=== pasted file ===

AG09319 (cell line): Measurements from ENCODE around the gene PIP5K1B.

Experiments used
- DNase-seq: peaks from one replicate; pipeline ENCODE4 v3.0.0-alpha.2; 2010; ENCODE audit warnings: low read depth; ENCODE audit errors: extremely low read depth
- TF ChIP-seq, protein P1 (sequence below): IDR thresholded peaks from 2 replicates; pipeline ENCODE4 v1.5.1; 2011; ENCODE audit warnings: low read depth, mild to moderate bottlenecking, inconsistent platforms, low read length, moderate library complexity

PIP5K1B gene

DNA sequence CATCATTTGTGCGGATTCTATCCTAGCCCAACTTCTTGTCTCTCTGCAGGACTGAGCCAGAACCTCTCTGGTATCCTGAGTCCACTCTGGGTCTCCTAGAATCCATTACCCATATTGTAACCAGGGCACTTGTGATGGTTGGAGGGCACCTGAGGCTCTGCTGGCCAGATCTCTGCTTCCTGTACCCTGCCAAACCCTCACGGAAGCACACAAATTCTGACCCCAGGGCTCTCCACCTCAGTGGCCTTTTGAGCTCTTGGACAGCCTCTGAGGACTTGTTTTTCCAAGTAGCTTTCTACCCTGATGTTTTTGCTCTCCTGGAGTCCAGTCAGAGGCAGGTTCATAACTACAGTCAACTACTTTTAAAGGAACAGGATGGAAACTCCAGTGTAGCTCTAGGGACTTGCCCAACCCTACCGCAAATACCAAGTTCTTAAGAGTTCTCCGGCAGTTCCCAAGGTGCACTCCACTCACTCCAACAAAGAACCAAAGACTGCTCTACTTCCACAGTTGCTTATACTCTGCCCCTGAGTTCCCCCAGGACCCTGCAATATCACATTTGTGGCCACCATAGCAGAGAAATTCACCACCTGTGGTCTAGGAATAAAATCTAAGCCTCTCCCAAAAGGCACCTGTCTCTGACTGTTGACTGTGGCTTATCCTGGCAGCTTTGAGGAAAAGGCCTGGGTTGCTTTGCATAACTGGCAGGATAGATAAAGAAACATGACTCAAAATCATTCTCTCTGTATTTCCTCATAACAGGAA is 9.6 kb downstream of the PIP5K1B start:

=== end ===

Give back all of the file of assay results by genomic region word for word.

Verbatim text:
AG09319 (cell line): Measurements from ENCODE around the gene PIP5K1B.

Experiments used
- DNase-seq: peaks from one replicate; pipeline ENCODE4 v3.0.0-alpha.2; 2010; ENCODE audit warnings: low read depth; ENCODE audit errors: extremely low read depth
- TF ChIP-seq, protein P1 (sequence below): IDR thresholded peaks from 2 replicates; pipeline ENCODE4 v1.5.1; 2011; ENCODE audit warnings: low read depth, mild to moderate bottlenecking, inconsistent platforms, low read length, moderate library complexity

PIP5K1B gene

DNA sequence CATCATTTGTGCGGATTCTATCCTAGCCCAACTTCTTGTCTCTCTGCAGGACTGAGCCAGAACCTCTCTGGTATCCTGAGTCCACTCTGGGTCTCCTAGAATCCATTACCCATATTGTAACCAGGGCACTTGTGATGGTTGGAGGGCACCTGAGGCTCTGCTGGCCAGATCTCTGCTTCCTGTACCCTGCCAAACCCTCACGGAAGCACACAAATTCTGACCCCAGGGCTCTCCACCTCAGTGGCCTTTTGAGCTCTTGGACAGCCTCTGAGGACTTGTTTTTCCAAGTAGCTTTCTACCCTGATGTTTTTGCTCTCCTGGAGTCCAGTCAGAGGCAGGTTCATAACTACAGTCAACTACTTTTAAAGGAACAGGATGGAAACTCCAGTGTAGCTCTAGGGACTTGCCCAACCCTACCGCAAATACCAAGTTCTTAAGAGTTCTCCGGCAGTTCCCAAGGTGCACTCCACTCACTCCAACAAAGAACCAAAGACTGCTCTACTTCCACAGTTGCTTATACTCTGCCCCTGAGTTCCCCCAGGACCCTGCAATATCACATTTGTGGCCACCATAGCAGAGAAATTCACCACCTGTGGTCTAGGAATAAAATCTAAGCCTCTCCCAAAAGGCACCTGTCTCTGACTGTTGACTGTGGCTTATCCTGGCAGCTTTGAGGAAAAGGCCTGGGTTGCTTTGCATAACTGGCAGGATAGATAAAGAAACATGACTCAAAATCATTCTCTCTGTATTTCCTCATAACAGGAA is 9.6 kb downstream of the PIP5K1B start: